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Box Lacrosse at a Glance

Box lacrosse (or indoor lacrosse) is an indoor version of the game played by teams of six on ice hockey rinks where the ice has been removed or covered by artificial turf. The enclosed playing area is called a box, in contrast to the open playing field of the traditional game. This version of the game was introduced in the 1930s to promote business for hockey arenas, and within several years had nearly supplanted field lacrosse in Canada.

Box lacrosse is played at the highest level by the Senior A divisions of the Canadian Lacrosse Association (Western Lacrosse Association of the British Columbia Lacrosse Association and Major Series Lacrosse of the Ontario Lacrosse Association), and the National Lacrosse League (NLL). The National Lacrosse League employs some minor rule changes from the Canadian Lacrosse Association (CLA) rules. Notably, the games are played during the winter, the NLL games consist of four fifteen-minute quarters compared with three periods of twenty minutes each (similar to ice hockey) in CLA games, and that NLL players may use only sticks with hollow shafts, while CLA permits solid wooden sticks.

The goals are much smaller than field lacrosse, traditionally 4 feet (1.2 m) wide by 4 feet (1.2 m) tall in box, and 4.6 feet (1.4 m) wide by 4 feet (1.2 m) tall in the NLL. In the National Lacrosse League and Major Series Lacrosse the dimensions are slightly larger at 4 feet 9 inches (1.4 m) wide by 4 feet (1.2 m) tall. Also, the goaltender wears much more protective padding, including a massive chest protector and armguard combination known as "uppers", large shin guards known as leg pads (both of which must follow strict measurment guidelines), and ice hockey-style masks or lacrosse helmets such as those made by Cascade. Also, at the professional level, box lacrosse goaltenders often use traditional wooden sticks outside of the NLL, which does not allow wooden sticks.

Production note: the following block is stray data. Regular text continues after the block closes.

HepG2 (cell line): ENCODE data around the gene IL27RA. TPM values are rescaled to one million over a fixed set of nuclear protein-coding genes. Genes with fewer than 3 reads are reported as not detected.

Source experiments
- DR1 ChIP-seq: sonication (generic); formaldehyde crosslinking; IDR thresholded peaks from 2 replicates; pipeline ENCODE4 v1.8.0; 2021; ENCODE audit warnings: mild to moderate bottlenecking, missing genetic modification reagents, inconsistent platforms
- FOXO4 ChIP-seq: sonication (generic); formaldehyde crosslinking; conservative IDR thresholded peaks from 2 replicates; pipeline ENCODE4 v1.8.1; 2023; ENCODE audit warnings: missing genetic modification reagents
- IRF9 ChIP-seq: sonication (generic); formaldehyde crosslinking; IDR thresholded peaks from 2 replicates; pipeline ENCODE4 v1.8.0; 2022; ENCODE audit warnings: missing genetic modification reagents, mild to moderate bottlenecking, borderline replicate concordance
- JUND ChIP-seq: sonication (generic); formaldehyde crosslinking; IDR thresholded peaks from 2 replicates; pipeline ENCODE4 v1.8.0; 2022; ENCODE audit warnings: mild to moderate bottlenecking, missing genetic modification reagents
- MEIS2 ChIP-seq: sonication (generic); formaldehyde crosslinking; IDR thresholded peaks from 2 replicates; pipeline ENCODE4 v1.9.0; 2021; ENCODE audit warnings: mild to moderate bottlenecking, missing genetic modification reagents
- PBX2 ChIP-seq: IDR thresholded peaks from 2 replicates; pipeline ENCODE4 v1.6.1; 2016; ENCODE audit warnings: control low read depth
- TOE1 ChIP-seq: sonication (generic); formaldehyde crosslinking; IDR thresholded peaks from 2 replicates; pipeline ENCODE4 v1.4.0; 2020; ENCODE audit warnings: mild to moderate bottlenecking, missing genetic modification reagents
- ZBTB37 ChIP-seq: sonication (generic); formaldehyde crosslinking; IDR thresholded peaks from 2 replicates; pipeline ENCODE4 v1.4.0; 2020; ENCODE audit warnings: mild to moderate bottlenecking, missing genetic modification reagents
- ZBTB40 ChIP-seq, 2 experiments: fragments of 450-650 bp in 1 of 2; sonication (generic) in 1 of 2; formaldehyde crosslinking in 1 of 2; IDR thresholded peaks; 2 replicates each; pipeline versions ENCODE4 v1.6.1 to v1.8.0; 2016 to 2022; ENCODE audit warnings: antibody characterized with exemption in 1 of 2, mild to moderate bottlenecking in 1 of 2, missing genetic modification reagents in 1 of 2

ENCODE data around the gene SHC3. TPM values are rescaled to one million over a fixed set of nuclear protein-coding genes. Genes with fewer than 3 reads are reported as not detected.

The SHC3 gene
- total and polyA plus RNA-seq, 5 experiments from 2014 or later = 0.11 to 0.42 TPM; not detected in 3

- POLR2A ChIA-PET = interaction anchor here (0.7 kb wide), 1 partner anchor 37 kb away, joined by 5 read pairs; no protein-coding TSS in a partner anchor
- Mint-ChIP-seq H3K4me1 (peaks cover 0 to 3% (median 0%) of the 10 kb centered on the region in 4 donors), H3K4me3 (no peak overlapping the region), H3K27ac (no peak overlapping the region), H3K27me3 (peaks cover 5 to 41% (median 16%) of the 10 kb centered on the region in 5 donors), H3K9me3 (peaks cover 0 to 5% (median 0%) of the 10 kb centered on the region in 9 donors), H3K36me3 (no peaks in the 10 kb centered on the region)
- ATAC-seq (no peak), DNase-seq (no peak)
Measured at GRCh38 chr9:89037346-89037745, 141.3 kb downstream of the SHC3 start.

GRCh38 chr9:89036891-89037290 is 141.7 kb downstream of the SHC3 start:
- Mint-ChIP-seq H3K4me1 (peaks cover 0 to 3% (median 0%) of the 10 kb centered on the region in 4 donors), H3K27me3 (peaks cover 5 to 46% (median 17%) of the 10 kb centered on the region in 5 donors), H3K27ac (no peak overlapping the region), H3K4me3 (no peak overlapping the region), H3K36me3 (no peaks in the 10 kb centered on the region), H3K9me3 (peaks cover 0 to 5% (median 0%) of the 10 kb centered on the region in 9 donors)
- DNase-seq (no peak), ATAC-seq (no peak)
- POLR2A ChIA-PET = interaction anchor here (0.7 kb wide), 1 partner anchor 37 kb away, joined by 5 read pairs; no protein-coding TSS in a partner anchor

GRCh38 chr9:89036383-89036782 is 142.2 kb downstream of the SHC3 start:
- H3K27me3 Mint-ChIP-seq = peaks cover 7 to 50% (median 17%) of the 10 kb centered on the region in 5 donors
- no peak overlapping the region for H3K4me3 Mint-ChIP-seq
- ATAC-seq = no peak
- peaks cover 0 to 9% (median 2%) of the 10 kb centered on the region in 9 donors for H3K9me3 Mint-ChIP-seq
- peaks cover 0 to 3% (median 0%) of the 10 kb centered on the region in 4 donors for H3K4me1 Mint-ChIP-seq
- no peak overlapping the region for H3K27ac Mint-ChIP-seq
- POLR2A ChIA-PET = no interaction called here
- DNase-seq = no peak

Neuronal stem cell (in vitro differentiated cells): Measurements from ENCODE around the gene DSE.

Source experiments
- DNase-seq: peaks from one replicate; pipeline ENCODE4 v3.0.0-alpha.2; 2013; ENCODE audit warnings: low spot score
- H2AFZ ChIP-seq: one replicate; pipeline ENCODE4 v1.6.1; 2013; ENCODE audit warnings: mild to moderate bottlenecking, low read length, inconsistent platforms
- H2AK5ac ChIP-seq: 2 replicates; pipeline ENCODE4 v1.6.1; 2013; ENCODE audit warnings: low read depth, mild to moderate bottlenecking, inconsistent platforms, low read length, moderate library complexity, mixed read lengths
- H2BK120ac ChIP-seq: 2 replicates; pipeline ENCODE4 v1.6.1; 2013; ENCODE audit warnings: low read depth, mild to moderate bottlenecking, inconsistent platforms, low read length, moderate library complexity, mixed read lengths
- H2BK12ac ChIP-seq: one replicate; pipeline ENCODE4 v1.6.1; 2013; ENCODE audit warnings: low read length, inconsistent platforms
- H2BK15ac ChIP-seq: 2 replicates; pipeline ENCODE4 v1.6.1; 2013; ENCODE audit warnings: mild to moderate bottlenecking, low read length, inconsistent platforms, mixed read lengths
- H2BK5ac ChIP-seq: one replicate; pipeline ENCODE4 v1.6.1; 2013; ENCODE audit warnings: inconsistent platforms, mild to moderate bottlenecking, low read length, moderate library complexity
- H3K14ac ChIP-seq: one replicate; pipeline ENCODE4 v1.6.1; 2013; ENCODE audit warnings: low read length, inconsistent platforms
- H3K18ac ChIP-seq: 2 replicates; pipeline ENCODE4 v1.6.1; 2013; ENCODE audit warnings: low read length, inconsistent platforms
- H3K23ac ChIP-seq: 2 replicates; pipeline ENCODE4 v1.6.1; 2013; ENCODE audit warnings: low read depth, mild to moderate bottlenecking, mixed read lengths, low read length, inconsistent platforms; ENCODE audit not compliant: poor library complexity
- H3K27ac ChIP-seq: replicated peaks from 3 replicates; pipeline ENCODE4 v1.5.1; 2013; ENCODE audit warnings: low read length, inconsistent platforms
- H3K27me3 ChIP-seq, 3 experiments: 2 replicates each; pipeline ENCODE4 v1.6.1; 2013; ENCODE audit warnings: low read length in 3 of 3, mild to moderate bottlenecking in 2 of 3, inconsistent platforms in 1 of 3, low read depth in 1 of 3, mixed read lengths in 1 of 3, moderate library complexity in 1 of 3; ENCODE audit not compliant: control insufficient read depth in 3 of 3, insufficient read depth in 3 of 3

The style of the game is fast, accelerated by the close confines of the floor and a shot clock. The shot clock requires the attacking team to take a shot on goal within 30 seconds of gaining possession of the ball. In addition, players must advance the ball from their own defensive end to the offensive side of the floor within 10 seconds.

For most penalties, the offending player is sent to the penalty box and his team has to play without him and with one less player for a short amount of time. Most penalties last for two minutes, unless a five minute major penalty has been assessed. Fighting is illegal in box lacrosse, however what separates box lacrosse (and ice hockey) from other sport is that at the top levels of professional and junior lacrosse, a five-minute major penalty is given and the players are not ejected for participating in a fight.


Source:  Wikipedia - Box Lacrosse